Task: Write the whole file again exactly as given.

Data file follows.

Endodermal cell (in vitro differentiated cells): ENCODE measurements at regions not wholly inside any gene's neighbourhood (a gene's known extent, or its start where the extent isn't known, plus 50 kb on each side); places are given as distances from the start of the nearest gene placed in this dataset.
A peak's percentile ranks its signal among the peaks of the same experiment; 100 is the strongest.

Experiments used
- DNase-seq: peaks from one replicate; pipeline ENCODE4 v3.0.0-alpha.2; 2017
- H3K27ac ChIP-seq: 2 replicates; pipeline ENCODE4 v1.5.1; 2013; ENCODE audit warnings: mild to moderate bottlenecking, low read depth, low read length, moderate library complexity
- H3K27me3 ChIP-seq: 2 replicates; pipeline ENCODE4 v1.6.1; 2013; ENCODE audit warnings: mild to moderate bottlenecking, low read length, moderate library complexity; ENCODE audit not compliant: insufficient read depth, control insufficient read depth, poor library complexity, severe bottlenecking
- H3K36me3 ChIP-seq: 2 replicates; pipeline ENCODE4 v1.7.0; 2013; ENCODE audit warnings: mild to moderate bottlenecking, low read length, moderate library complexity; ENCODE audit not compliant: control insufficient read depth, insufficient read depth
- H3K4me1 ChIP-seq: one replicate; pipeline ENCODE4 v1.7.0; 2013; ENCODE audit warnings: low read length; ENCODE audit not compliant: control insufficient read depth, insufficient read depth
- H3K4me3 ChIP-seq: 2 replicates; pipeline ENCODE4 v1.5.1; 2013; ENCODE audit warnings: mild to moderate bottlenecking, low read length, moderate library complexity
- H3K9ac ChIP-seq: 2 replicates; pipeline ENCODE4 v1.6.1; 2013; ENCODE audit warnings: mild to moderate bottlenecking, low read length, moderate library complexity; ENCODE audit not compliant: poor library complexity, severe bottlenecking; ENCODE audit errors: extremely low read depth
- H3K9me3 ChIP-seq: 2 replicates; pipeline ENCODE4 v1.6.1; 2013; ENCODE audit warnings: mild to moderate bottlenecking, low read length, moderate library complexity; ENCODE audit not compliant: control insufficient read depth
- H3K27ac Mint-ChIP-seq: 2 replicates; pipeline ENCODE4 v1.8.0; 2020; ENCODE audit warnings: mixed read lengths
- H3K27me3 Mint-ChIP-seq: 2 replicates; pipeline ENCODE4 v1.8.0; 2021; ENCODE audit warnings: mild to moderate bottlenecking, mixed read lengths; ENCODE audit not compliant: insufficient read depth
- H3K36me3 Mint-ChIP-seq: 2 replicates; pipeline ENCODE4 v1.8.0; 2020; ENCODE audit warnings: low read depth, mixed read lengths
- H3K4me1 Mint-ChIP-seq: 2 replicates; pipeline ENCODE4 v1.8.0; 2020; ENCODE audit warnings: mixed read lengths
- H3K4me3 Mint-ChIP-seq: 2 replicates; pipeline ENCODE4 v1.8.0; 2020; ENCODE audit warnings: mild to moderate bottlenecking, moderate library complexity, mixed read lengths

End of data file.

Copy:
Endodermal cell (in vitro differentiated cells): ENCODE measurements at regions not wholly inside any gene's neighbourhood (a gene's known extent, or its start where the extent isn't known, plus 50 kb on each side); places are given as distances from the start of the nearest gene placed in this dataset.
A peak's percentile ranks its signal among the peaks of the same experiment; 100 is the strongest.

Experiments used
- DNase-seq: peaks from one replicate; pipeline ENCODE4 v3.0.0-alpha.2; 2017
- H3K27ac ChIP-seq: 2 replicates; pipeline ENCODE4 v1.5.1; 2013; ENCODE audit warnings: mild to moderate bottlenecking, low read depth, low read length, moderate library complexity
- H3K27me3 ChIP-seq: 2 replicates; pipeline ENCODE4 v1.6.1; 2013; ENCODE audit warnings: mild to moderate bottlenecking, low read length, moderate library complexity; ENCODE audit not compliant: insufficient read depth, control insufficient read depth, poor library complexity, severe bottlenecking
- H3K36me3 ChIP-seq: 2 replicates; pipeline ENCODE4 v1.7.0; 2013; ENCODE audit warnings: mild to moderate bottlenecking, low read length, moderate library complexity; ENCODE audit not compliant: control insufficient read depth, insufficient read depth
- H3K4me1 ChIP-seq: one replicate; pipeline ENCODE4 v1.7.0; 2013; ENCODE audit warnings: low read length; ENCODE audit not compliant: control insufficient read depth, insufficient read depth
- H3K4me3 ChIP-seq: 2 replicates; pipeline ENCODE4 v1.5.1; 2013; ENCODE audit warnings: mild to moderate bottlenecking, low read length, moderate library complexity
- H3K9ac ChIP-seq: 2 replicates; pipeline ENCODE4 v1.6.1; 2013; ENCODE audit warnings: mild to moderate bottlenecking, low read length, moderate library complexity; ENCODE audit not compliant: poor library complexity, severe bottlenecking; ENCODE audit errors: extremely low read depth
- H3K9me3 ChIP-seq: 2 replicates; pipeline ENCODE4 v1.6.1; 2013; ENCODE audit warnings: mild to moderate bottlenecking, low read length, moderate library complexity; ENCODE audit not compliant: control insufficient read depth
- H3K27ac Mint-ChIP-seq: 2 replicates; pipeline ENCODE4 v1.8.0; 2020; ENCODE audit warnings: mixed read lengths
- H3K27me3 Mint-ChIP-seq: 2 replicates; pipeline ENCODE4 v1.8.0; 2021; ENCODE audit warnings: mild to moderate bottlenecking, mixed read lengths; ENCODE audit not compliant: insufficient read depth
- H3K36me3 Mint-ChIP-seq: 2 replicates; pipeline ENCODE4 v1.8.0; 2020; ENCODE audit warnings: low read depth, mixed read lengths
- H3K4me1 Mint-ChIP-seq: 2 replicates; pipeline ENCODE4 v1.8.0; 2020; ENCODE audit warnings: mixed read lengths
- H3K4me3 Mint-ChIP-seq: 2 replicates; pipeline ENCODE4 v1.8.0; 2020; ENCODE audit warnings: mild to moderate bottlenecking, moderate library complexity, mixed read lengths